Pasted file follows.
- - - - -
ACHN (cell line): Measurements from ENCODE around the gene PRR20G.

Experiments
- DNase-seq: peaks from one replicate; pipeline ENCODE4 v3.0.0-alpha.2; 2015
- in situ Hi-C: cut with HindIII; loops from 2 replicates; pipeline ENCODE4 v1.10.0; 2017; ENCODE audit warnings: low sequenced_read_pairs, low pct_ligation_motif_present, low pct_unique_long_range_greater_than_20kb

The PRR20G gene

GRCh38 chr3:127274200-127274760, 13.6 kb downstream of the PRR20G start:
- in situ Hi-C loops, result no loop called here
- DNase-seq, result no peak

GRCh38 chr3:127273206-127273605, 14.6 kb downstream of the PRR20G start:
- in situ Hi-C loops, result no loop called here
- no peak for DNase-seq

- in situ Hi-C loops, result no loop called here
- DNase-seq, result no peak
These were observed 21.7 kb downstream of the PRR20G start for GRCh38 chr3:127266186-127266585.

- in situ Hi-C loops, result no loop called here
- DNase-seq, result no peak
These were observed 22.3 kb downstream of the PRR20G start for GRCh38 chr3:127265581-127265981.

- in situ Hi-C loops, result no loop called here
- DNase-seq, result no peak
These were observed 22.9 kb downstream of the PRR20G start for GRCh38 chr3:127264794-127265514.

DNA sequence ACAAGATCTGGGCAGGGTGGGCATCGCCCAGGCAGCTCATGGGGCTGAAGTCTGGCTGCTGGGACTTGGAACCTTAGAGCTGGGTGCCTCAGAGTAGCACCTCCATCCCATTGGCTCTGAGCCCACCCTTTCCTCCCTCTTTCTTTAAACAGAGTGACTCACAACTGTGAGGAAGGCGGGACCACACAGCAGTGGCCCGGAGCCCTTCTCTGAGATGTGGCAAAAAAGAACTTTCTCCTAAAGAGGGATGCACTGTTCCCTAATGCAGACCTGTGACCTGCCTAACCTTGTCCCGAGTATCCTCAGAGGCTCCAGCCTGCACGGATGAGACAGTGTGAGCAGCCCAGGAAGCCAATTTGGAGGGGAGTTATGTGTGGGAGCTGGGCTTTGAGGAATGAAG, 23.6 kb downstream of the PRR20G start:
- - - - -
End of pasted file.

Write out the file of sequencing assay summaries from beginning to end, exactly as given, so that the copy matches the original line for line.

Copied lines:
ACHN (cell line): Measurements from ENCODE around the gene PRR20G.

Experiments
- DNase-seq: peaks from one replicate; pipeline ENCODE4 v3.0.0-alpha.2; 2015
- in situ Hi-C: cut with HindIII; loops from 2 replicates; pipeline ENCODE4 v1.10.0; 2017; ENCODE audit warnings: low sequenced_read_pairs, low pct_ligation_motif_present, low pct_unique_long_range_greater_than_20kb

The PRR20G gene

GRCh38 chr3:127274200-127274760, 13.6 kb downstream of the PRR20G start:
- in situ Hi-C loops, result no loop called here
- DNase-seq, result no peak

GRCh38 chr3:127273206-127273605, 14.6 kb downstream of the PRR20G start:
- in situ Hi-C loops, result no loop called here
- no peak for DNase-seq

- in situ Hi-C loops, result no loop called here
- DNase-seq, result no peak
These were observed 21.7 kb downstream of the PRR20G start for GRCh38 chr3:127266186-127266585.

- in situ Hi-C loops, result no loop called here
- DNase-seq, result no peak
These were observed 22.3 kb downstream of the PRR20G start for GRCh38 chr3:127265581-127265981.

- in situ Hi-C loops, result no loop called here
- DNase-seq, result no peak
These were observed 22.9 kb downstream of the PRR20G start for GRCh38 chr3:127264794-127265514.

DNA sequence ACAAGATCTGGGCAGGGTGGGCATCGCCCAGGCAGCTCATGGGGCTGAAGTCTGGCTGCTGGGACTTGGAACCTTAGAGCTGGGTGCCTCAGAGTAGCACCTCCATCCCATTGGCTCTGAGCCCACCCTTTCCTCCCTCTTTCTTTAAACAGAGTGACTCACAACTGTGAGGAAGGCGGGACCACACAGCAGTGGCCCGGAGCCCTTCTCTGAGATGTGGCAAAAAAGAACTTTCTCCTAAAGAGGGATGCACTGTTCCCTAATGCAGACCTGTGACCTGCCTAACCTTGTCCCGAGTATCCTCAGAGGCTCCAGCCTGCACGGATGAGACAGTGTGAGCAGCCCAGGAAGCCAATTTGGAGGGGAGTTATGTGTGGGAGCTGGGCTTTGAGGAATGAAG, 23.6 kb downstream of the PRR20G start: